I'm a great believer in optimism. As a way of life, business strategy, or leadership philosophy, optimism will serve you well in the good times and the bad. If you don't believe me, compare how many times you accomplished great things in life because you first thought, "This can't be done, I'm going to fail" compared to "This is going to be fun?" Your optimistic list is so big it probably makes your pessimistic list feel inadequate.

This is why I love the philosophy of John and Bert Jacobs, the co-founders of The Life is Good Company. These two didn't find success by fear mongering, trolling, or overexposing themselves on Instagram. They found business success by believing the world is a good place and then coming up with a t-shirt line that simply said "Life is Good." People were drawn to this slogan so much their business continued to grow despite the many business mistakes they made.

After watching their talks, reading their book, and working with them on speaking engagements, I came away with these two ideas that have inspired my optimistic executive approach.

Tell me something good

When Bert and John Jacobs were growing up in a large family with little money, their family didn't dwell on their problems or what they didn't have. Each time they sat down at the dinner table, Bert and Jacob's mother would cut through the noise and say, "Tell me something good that happened today." By focusing on the good things that happened each day, their mother changed the energy in the room--and their family.

I apply a similar philosophy at my meetings. We start each meeting with asking, "What's up, what's down, and what's stuck?" I've found that by starting with the phrase "What's up?" as in what's going well, my team immediately focuses on the positive work that is being accomplished in our department. What could have easily become a bitch fest, complaining about problems and coworkers, instead becomes mutual praise and celebrations of accomplishments. The positive energy carries over into problem solving and we get more done.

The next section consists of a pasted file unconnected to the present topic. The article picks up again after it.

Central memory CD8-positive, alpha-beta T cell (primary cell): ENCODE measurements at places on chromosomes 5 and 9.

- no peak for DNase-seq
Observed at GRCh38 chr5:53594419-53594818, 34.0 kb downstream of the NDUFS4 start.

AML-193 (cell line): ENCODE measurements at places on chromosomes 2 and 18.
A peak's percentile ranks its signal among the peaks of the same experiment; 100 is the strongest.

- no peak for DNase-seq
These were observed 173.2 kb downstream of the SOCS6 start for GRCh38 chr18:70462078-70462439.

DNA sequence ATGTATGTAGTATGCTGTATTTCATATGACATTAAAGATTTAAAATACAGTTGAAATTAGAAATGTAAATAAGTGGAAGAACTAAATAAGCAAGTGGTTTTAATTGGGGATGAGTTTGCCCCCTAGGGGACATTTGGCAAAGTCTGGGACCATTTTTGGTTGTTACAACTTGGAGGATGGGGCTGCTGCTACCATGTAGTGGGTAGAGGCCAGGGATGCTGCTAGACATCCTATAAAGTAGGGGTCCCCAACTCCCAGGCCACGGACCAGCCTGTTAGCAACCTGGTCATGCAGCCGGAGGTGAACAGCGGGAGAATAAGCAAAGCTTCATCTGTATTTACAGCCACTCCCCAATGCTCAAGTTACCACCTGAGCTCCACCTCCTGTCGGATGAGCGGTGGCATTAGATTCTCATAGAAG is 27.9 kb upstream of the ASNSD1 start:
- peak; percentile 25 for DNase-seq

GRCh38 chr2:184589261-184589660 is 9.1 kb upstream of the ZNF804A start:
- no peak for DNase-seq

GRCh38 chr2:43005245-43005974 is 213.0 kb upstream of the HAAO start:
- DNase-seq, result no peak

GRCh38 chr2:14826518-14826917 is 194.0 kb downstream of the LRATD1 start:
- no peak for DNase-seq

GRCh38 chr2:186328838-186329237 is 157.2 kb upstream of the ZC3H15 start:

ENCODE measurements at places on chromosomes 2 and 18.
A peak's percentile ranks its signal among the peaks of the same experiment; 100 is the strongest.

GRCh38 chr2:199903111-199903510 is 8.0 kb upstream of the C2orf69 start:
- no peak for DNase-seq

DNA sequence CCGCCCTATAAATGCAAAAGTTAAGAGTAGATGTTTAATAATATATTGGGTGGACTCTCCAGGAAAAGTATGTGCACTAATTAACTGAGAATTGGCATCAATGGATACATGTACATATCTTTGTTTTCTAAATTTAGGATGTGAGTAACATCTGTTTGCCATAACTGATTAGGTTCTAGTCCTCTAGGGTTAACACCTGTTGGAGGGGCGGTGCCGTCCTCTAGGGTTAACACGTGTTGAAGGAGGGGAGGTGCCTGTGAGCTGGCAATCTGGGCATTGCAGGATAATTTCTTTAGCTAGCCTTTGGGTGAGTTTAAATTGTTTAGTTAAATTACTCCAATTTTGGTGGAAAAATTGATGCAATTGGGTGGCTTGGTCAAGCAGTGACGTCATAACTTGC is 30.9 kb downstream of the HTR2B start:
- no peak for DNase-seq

Focus on the positive in your team to build the energy in the group. Focusing on the positive give people the confidence to tackle anything that comes their way.

"Get to" versus "have to"

You can also change your mindset by changing your vocabulary. It's not just my idea. All psychologists, political activists, and propagandists know this.

While it might seem simplistic to suggest that changing your sentence from "I have to go to the grocery store" to "I get to go to the grocery store" will make you happier, it does in the long term. But it's not just saying the words. It's also realizing that "getting to go" to the grocery store also means you have money to pay for food, you live in a world of abundance, and you are able and healthy enough to go shopping in the grocery store to get the food. When you realize getting to go to the grocery store is a remarkable thing the traffic and parking don't seem so bad.

I remind myself of this every day when I travel for work. Every time I get to go through airport security, every time I get to wake up in different time zone, every time I get to eat in a different restaurant, it's because I have a job that I love. It's a mantra that reminds my team we get to do the work we are doing with keynote speakers. Not everyone gets the opportunity to work with top thought leaders and help spread their empowering messages.

Change your language to focus on gratitude and your optimism will grow.

Overall, I've found focusing on the good things that happen and on "getting to" do things has helped set a positive tone for our company. Don't get me wrong, we have our bad days just like everyone else--and it's a constant process to practice the philosophy-- but in the end, our lows are shorter and our highs are higher.